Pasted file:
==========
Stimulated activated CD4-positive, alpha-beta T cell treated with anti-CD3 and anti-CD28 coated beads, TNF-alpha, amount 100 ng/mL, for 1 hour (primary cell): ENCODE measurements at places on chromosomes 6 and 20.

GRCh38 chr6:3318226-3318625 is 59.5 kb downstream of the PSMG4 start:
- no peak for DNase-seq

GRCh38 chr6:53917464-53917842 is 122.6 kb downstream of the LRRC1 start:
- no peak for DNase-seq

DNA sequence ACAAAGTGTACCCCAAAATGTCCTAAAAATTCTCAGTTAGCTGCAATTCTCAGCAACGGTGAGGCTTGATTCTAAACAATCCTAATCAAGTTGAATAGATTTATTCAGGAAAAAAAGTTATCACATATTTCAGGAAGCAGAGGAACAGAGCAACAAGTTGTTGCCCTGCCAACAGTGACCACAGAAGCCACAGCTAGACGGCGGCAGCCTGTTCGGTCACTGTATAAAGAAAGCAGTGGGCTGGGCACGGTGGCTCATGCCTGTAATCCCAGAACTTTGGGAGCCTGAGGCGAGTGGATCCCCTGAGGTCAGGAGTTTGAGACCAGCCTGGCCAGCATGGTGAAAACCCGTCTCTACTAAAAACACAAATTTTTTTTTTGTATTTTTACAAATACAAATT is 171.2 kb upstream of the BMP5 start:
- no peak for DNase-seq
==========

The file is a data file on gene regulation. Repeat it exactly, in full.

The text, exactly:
Stimulated activated CD4-positive, alpha-beta T cell treated with anti-CD3 and anti-CD28 coated beads, TNF-alpha, amount 100 ng/mL, for 1 hour (primary cell): ENCODE measurements at places on chromosomes 6 and 20.

GRCh38 chr6:3318226-3318625 is 59.5 kb downstream of the PSMG4 start:
- no peak for DNase-seq

GRCh38 chr6:53917464-53917842 is 122.6 kb downstream of the LRRC1 start:
- no peak for DNase-seq

DNA sequence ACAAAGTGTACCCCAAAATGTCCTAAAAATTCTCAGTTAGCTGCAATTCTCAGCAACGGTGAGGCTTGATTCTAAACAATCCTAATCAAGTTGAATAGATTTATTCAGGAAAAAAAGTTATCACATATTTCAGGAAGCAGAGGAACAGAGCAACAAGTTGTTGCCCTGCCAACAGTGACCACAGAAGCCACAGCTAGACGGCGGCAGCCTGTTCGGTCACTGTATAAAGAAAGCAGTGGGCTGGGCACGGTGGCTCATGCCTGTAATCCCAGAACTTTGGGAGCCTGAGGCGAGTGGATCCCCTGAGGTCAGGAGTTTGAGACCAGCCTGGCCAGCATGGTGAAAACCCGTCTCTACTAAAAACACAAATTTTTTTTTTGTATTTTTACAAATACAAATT is 171.2 kb upstream of the BMP5 start:
- no peak for DNase-seq